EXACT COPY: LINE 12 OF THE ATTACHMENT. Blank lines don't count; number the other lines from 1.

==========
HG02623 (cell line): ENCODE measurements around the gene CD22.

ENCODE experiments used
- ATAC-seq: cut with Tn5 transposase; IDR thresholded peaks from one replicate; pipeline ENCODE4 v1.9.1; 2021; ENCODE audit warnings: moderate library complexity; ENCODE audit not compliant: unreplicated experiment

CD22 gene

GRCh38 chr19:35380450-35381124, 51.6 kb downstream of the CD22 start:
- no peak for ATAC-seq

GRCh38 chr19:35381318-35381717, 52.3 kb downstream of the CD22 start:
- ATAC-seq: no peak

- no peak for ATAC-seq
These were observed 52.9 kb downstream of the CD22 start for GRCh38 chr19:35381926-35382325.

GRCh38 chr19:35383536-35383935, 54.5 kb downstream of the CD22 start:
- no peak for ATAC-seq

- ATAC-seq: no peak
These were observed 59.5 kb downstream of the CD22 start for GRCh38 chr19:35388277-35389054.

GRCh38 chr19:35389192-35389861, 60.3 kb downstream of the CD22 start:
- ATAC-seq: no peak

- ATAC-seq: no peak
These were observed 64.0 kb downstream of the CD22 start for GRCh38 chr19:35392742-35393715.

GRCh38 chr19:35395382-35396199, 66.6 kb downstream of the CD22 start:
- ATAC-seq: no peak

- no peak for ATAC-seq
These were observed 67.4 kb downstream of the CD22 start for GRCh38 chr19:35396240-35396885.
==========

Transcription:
- no peak for ATAC-seq